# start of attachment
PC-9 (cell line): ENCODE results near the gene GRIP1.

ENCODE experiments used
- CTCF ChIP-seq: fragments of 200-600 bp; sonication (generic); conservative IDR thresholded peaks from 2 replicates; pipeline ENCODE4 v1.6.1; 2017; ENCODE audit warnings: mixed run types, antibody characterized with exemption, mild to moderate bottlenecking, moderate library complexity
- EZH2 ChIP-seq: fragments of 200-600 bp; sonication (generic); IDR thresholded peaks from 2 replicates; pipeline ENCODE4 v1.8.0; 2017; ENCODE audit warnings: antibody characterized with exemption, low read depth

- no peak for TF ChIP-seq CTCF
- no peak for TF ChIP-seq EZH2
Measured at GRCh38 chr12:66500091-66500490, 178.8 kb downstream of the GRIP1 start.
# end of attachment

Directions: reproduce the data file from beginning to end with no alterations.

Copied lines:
PC-9 (cell line): ENCODE results near the gene GRIP1.

ENCODE experiments used
- CTCF ChIP-seq: fragments of 200-600 bp; sonication (generic); conservative IDR thresholded peaks from 2 replicates; pipeline ENCODE4 v1.6.1; 2017; ENCODE audit warnings: mixed run types, antibody characterized with exemption, mild to moderate bottlenecking, moderate library complexity
- EZH2 ChIP-seq: fragments of 200-600 bp; sonication (generic); IDR thresholded peaks from 2 replicates; pipeline ENCODE4 v1.8.0; 2017; ENCODE audit warnings: antibody characterized with exemption, low read depth

- no peak for TF ChIP-seq CTCF
- no peak for TF ChIP-seq EZH2
Measured at GRCh38 chr12:66500091-66500490, 178.8 kb downstream of the GRIP1 start.